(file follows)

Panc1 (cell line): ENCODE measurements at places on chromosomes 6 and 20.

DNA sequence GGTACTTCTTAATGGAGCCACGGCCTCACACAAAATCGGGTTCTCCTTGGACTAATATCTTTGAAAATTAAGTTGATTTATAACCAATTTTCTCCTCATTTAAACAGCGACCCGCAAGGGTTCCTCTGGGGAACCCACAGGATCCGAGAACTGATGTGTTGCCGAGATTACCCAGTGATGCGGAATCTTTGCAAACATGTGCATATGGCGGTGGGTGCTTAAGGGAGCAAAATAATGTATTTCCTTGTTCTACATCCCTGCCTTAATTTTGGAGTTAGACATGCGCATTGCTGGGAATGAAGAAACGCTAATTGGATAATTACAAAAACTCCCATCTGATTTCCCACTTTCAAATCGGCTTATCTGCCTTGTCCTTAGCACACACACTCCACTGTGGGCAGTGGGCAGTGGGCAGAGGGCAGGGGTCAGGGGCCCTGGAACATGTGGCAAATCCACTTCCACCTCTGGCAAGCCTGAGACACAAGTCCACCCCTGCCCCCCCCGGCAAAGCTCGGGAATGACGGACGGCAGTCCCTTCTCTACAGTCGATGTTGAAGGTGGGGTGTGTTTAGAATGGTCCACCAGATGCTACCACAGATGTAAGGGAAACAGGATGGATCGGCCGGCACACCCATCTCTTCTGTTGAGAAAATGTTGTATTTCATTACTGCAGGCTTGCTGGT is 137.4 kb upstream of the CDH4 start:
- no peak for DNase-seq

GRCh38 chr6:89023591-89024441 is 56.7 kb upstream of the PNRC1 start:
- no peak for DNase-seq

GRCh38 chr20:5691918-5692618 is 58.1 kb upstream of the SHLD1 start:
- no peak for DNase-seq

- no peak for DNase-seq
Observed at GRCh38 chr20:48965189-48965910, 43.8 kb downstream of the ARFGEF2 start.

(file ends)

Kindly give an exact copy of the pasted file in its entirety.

Panc1 (cell line): ENCODE measurements at places on chromosomes 6 and 20.

DNA sequence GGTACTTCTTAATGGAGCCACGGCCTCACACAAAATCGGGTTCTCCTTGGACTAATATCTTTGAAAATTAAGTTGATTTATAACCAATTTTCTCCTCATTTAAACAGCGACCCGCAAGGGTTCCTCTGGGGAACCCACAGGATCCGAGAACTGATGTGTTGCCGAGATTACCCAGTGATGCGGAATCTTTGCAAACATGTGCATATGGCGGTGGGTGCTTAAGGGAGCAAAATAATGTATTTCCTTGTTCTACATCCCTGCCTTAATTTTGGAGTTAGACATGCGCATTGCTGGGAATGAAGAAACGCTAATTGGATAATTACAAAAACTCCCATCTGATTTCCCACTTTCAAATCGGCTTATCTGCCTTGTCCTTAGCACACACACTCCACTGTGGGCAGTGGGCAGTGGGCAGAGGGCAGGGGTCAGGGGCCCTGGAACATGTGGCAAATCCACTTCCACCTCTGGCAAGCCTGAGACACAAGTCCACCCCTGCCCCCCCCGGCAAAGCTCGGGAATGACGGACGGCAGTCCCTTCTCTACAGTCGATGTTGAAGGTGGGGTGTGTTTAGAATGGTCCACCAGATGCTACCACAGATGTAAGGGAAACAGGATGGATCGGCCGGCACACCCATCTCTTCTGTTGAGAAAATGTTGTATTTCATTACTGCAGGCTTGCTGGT is 137.4 kb upstream of the CDH4 start:
- no peak for DNase-seq

GRCh38 chr6:89023591-89024441 is 56.7 kb upstream of the PNRC1 start:
- no peak for DNase-seq

GRCh38 chr20:5691918-5692618 is 58.1 kb upstream of the SHLD1 start:
- no peak for DNase-seq

- no peak for DNase-seq
Observed at GRCh38 chr20:48965189-48965910, 43.8 kb downstream of the ARFGEF2 start.